The city offered to pay owners of the 1,356 damaged houses 107 percent of the pre-flood home value to acquire their homes. The buyouts are supported by CDBG funding after it is demonstrated that the homeowner’s pre-flood home value has decreased while the need for shelter has increased following a disaster. The city program also pledged that property taxes would not increase during the 10 years following the flood; this was done in anticipation of raising the levy later to provide revenue for the local contribution to the flood-control system.
The city also worked with the state and HUD to create an interim mortgage assistance program to subsidize the mortgage payments of homeowners affected by the flood. This program responded to the need to complement buyout programs with programs that provide relocation assistance, combat displacement, and provide affordable housing. Without relocation support, buyout programs can perpetuate segregation by facilitating the departure of lower-income homeowners from their communities because they lack the capability to buy a new house if home values have increased or are otherwise unaffordable.
The buyouts process was initiated in 2008 and completed in 2014, and in the interim, support was made available through the ROOTs Homeownership Initiative, funded by the CDBG single-family new construction program. The ROOTS initiative provided a downpayment incentive of 25 percent to qualified buyers who purchased a new home in a core neighborhood of the city, as identified in the Framework for Neighborhood Reinvestment.
The ROOTs Homeownership initiative provided a downpayment incentive of 25 percent to qualified buyers who purchased a new home in a core city neighborhood, as identified in the Framework for Neighborhood Reinvestment. (City of Cedar Rapids)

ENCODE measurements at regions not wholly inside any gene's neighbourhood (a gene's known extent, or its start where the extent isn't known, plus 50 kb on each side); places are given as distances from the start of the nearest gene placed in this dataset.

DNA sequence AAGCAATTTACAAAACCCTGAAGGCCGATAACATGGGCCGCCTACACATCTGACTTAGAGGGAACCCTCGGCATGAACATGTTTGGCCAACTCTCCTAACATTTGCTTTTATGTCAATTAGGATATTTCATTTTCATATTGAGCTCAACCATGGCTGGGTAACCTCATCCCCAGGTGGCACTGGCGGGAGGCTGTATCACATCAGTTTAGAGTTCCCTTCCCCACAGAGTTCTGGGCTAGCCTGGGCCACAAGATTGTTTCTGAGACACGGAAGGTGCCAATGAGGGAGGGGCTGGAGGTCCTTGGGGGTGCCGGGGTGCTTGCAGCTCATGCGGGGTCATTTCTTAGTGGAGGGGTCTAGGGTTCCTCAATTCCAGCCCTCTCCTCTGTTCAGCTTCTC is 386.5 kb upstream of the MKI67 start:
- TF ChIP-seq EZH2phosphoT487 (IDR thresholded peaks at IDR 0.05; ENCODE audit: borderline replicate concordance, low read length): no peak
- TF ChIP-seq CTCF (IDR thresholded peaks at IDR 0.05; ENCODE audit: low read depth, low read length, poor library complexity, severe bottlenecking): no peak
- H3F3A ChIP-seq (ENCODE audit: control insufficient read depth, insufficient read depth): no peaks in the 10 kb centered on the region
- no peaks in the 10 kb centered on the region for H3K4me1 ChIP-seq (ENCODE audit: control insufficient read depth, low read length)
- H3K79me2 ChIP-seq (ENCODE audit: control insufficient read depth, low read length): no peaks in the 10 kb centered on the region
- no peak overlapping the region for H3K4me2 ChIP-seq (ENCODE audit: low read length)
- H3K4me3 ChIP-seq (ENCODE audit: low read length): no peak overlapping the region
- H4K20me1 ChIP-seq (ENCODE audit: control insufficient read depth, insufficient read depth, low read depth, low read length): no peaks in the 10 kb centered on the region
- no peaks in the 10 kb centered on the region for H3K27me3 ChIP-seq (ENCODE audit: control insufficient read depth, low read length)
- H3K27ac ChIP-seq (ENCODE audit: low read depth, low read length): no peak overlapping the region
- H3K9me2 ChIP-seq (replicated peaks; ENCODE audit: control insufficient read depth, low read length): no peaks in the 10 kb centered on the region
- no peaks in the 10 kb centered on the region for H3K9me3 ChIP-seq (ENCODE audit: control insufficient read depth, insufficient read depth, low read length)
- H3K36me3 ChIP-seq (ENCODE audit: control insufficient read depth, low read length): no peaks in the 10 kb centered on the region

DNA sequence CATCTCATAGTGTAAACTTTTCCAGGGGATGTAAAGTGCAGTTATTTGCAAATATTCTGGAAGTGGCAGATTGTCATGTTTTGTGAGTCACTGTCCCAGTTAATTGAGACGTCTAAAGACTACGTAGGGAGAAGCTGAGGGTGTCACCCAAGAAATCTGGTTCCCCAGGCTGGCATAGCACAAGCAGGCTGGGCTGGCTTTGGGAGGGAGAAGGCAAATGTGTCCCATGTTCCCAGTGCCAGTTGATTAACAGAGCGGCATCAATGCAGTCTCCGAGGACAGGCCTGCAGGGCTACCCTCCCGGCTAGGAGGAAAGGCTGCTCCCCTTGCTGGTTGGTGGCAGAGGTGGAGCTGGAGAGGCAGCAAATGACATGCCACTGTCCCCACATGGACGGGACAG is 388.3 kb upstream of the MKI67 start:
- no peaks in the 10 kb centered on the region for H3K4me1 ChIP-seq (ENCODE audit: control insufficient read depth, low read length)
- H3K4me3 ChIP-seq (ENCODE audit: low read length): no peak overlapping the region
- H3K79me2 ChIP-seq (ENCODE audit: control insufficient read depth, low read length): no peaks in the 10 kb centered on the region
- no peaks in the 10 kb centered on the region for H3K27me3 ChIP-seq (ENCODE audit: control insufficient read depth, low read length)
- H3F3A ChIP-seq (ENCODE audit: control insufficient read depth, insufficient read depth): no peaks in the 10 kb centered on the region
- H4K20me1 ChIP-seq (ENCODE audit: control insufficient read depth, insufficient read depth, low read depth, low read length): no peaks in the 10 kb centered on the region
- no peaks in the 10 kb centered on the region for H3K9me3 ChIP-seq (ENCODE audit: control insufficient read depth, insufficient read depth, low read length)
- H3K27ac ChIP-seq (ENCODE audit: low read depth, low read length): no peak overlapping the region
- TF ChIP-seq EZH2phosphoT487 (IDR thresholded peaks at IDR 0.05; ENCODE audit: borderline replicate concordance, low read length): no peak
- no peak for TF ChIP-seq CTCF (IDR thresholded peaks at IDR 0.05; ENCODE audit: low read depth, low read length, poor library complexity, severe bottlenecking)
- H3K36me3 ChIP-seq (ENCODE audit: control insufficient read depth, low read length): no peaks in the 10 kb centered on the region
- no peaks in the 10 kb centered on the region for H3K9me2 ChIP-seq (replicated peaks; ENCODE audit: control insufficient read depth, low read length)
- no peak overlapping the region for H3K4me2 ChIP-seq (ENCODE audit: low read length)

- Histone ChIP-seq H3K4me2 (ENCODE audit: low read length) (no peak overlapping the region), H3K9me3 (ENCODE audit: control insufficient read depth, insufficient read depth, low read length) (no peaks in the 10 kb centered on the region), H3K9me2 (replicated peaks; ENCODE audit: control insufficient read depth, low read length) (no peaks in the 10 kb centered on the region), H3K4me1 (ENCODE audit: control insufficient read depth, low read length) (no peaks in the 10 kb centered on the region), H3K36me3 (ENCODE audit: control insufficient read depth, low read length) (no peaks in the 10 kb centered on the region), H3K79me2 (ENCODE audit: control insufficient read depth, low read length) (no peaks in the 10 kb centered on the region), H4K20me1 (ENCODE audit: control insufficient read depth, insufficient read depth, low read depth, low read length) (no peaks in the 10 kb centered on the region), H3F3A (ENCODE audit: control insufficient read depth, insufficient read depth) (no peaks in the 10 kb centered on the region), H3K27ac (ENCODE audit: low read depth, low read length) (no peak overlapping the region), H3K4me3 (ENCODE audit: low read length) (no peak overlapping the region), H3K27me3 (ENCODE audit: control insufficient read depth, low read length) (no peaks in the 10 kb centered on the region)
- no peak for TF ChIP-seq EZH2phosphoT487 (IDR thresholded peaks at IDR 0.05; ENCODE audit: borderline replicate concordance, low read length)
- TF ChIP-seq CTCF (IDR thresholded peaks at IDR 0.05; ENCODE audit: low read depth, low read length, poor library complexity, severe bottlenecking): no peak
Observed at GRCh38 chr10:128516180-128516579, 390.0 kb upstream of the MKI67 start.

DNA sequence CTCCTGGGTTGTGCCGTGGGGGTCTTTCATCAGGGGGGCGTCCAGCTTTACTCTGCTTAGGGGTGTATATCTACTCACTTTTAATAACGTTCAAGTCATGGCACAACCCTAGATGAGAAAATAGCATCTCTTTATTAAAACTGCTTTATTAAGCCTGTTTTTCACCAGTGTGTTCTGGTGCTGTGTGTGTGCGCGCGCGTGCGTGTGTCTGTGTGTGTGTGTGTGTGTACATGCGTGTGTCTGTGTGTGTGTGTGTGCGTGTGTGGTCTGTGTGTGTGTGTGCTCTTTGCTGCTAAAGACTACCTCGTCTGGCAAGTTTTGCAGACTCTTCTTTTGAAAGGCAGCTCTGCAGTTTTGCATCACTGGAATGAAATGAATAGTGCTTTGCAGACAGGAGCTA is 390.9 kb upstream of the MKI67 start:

Also, soon after the flood, the city constructed multifamily rental units designed to appeal to tenants with a mix of incomes. One thing learned from the experience of Grand Rapids was that new housing construction must be spread across a city to avoid a stigma of “flood housing” that may linger, Pratt says. The city formed the Replacement Housing Task Force to scout new construction in core neighborhoods outside the floodplain identified as ripe for development in phase two of the plan.
Beyond the riverfront, the city worked with neighborhood groups and developers to convert properties into replacement housing for residents displaced by the flood. New infill construction in surrounding neighborhoods leveraged state and federal low-income housing tax credits (LIHTC) to build replacement affordable housing. In one neighborhood, the city worked with a church-based nonprofit entity to deliver the replacement housing.
Mobilizing Local and State Economic Development Initiatives
In all, funding was leveraged at the local, state, and federal levels to fund the flood-control system. The state committed over $250 million over 20 years, and $78 million was committed by the U.S. Army Corps of Engineers for an area east of the river deemed eligible for funding. For flood control on the west side of the river, local property taxes were raised for 10 years. The city understood that it was critical for Cedar Rapids to have a plan in place and show progress on its implementation in order to encourage rebuilding and attract investment by the private sector.
The flood-control system will include the buildout of flood walls and levees intended to further protect the community from flooding. Quaker Oats Company has committed to entering a public/private partnership with the city by 2022 to build a segment of the flood wall to 100-year-flood elevation. The wall was built in accordance with city standards so it could be extended when the city builds the remaining portions. Similarly, the freight company CRST relocated its headquarters to downtown Cedar Rapids from the suburbs, built its new site along the river, elevated the property, and integrated a flood wall and river walk into the site. In this way, Quaker Oats and CRST shared with the Army Corps of Engineers part of the costs of the flood-control system and helped manage the overall budget and moderate the expense of the project for the city.
“To attract private investment, we knew we needed to have a long-term plan to protect investment,” Pratt says.